The once-mighty chemical company has been gobbled up by another interest. What that means for Delaware remains to be seen.
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Hercules, Inc. president and CEO Craig Rogerson can easily recall his company’s darkest day.
The Wilmington-based chemicals manufacturer, created in 1912, had just about imploded by 2001.
“The company was paying out $300 million in interest payments alone,” Rogerson says. “We were operating right at the edge of the debt covenants we had made with the banks, which brought us to the doorstep of foreclosure. We had significant legacy liabilities due to pension obligations that were underfunded. To top it all off, we had been drawn into the then-current wave of asbestos litigation, as a result of earlier acquisitions.
“At that 2001 annual meeting, the board was considering just shuttering our doors.”
The company did not close. It instead restored fiscal viability, paid up its pension and reduced its debt. It was a remarkable comeback, but more important for Delaware, it is an example of good corporate citizenship in an environment of slash-and-burn capitalism.
Unfortunately, the story of Hercules came to an end in July, when the 96-year-old company announced its planned acquisition by Ashland Chemical.
Industry watchers were not surprised.
“A $2.5 billion dollar chemical company simply cannot exist independently in a market accustomed to explosive growth,” says former Hercules CEO Werner Brown.
Charles Elson, director of the Weinberg Center for Corporate Governance at the University of Delaware, believes it simply made sense for Hercules to become part of a larger operation. “The company was not a consolidator itself, but one destined to become a consolidation,” Elson says. “Hercules has not been a player for a long time.”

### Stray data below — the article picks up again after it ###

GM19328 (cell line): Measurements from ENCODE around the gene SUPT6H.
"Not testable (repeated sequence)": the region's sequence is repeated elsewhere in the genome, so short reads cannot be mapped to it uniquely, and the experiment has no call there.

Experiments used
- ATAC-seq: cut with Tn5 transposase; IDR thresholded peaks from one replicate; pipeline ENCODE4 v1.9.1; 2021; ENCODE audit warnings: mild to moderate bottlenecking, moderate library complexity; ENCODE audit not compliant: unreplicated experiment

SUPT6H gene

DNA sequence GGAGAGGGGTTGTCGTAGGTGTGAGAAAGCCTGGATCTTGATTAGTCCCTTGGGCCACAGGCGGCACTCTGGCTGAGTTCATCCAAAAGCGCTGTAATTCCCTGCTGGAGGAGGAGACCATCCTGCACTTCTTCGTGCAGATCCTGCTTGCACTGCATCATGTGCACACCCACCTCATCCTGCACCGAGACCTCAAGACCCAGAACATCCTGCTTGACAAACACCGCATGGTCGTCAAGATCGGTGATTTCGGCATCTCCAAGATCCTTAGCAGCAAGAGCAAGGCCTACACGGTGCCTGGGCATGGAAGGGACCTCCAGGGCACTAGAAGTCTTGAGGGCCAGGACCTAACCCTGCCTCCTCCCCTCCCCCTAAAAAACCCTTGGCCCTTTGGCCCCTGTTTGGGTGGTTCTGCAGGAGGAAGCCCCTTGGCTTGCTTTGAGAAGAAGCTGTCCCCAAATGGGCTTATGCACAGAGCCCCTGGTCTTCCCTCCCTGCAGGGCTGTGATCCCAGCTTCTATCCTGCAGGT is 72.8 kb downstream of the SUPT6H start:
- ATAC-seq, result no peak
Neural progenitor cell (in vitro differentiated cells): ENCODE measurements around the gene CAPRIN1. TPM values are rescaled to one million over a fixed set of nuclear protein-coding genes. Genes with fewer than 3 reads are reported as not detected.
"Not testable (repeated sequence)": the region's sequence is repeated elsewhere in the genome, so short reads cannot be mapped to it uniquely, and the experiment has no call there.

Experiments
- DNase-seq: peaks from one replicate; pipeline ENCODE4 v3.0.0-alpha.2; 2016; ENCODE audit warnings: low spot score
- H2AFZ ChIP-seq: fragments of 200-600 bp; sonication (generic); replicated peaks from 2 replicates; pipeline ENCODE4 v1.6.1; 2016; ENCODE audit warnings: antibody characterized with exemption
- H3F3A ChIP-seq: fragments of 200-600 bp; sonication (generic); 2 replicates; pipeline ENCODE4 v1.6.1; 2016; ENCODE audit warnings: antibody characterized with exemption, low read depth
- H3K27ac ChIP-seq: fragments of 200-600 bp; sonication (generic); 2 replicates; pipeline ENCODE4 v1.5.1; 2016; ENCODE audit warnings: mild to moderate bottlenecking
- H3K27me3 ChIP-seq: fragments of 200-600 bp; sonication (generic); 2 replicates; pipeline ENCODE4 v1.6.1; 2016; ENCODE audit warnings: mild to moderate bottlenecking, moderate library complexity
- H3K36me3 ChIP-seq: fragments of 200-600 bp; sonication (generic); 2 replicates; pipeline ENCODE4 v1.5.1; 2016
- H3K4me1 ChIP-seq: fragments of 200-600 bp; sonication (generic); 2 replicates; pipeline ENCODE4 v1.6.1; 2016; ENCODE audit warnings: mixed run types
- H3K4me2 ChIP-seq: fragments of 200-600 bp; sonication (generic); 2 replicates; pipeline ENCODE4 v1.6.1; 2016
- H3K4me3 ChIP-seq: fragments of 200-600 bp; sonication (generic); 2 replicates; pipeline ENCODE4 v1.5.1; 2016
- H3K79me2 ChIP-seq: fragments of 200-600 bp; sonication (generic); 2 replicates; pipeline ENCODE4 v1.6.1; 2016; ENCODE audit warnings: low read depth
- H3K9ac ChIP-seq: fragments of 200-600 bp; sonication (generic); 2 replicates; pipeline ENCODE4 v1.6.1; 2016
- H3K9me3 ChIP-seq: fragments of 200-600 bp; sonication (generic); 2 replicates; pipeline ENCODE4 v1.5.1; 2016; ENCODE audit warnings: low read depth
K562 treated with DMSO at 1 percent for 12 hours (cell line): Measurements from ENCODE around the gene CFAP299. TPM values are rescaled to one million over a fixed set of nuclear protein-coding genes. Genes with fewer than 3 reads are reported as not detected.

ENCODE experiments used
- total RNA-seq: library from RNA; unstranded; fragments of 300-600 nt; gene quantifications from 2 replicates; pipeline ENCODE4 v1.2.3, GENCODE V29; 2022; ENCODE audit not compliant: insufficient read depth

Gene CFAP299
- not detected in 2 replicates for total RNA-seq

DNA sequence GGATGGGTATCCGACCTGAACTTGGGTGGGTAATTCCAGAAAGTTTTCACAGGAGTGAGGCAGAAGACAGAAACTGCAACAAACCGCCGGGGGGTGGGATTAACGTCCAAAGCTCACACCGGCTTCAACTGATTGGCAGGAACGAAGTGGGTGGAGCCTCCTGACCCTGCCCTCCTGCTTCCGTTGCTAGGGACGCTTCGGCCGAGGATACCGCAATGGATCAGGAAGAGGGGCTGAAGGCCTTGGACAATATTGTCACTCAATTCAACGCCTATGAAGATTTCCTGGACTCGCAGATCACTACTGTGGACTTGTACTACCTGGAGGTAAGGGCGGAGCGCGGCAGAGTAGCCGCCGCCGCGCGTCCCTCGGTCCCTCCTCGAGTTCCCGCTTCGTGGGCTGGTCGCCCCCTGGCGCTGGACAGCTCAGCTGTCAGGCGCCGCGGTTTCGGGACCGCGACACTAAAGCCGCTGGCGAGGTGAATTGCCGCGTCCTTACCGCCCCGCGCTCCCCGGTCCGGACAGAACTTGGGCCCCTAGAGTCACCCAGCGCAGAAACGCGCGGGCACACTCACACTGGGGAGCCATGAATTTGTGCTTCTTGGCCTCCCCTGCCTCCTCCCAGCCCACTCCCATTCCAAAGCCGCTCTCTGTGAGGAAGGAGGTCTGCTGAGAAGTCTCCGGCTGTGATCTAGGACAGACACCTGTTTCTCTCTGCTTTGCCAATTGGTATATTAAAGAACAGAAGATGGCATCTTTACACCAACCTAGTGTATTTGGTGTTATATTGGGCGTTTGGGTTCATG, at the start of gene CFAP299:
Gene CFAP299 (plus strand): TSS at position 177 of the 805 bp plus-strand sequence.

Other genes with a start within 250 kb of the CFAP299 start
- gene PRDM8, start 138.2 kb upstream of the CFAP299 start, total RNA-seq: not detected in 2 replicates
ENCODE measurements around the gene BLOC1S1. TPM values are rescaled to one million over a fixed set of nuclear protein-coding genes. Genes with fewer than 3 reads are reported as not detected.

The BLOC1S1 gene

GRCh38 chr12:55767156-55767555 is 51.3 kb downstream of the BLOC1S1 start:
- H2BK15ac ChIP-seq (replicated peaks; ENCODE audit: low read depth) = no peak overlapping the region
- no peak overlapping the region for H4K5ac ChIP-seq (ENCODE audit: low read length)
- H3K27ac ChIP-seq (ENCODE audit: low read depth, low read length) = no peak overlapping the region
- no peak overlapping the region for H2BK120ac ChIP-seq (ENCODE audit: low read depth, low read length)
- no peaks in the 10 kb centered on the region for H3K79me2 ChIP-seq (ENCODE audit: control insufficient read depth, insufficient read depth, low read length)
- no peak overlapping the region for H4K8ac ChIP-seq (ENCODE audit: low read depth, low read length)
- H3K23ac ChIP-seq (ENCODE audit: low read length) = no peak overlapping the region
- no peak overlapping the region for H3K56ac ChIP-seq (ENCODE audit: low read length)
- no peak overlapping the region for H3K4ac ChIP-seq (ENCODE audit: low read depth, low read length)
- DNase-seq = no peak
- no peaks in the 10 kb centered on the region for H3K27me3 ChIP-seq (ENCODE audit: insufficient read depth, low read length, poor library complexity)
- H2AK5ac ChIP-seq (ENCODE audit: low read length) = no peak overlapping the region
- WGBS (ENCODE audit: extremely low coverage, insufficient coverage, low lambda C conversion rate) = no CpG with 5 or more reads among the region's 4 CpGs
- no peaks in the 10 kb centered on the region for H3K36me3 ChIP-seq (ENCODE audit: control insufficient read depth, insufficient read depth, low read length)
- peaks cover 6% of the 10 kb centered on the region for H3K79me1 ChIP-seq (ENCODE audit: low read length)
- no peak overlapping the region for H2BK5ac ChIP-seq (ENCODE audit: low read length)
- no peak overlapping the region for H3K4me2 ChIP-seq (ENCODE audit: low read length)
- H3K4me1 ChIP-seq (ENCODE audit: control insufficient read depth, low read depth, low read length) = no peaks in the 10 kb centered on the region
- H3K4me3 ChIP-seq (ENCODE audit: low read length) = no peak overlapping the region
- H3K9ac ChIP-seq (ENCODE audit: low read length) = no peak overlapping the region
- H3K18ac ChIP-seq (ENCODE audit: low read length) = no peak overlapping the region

Yet there was a time.
DuPont acquired the trade name Hercules during a consolidation of regional explosives manufacturers after the Civil War. In 1906 a former employee complained to the U.S. Department of Justice that DuPont had acquired a monopoly in the making of military smokeless explosives. In 1911 DuPont was forced to split its powder holdings. One became Hercules Powder Company in 1912.
World War I in 1914 proved to be lucrative for Hercules and drove its research into new areas of chemistry. Between the world wars, the company grew through development of cellulose-based formulations. After World War II, it expanded into manufacturing pesticides, synthetics, paper chemicals, petrochemicals and plastics.
At its peak, Hercules grew to 8,000 employees and $3.2 billion in annual sales. Yet during the merger and acquisition frenzy of the 1980s and ’90s, Hercules found its Achilles heel.
“The company had gone through a period of divesting various businesses in an effort to improve its shareholder value,” Rogerson says. “But we had reduced the company’s size to a critical mass, where we had to begin to get bigger through acquisition.”
Hercules bid unsuccessfully on a couple entities. By the time a Pennsylvania-based water treatment company, BetzDearborn, went on the market, Hercules was determined not to be outbid again.
“We actually got emotional over the deal, bid against ourselves and overpaid for Betz by 100 percent,” Rogerson says.
The company paid for Betz in cash, believing its own stock to be undervalued. Yet over the next couple of years, Hercules saw just how undervalued its stock could become when it plunged from a high of $55 to a low of $7. Then an investor and corporate raider initiated a proxy battle for control. Efforts to sell the company to a more sympathetic suitor failed. A succession of six CEOs during the period led to a showdown with the raider.
“One of those six, Bill Joyce, came in and immediately took the company off the market,” Rogerson says. “Then came the pain. In a redesign of the company’s work-process structure, he reduced the workforce by about 20 percent. Then Joyce began looking at the business units that could be sold off to generate sufficient cash to maintain operations.”
Page 2: Recalling Hercules continues...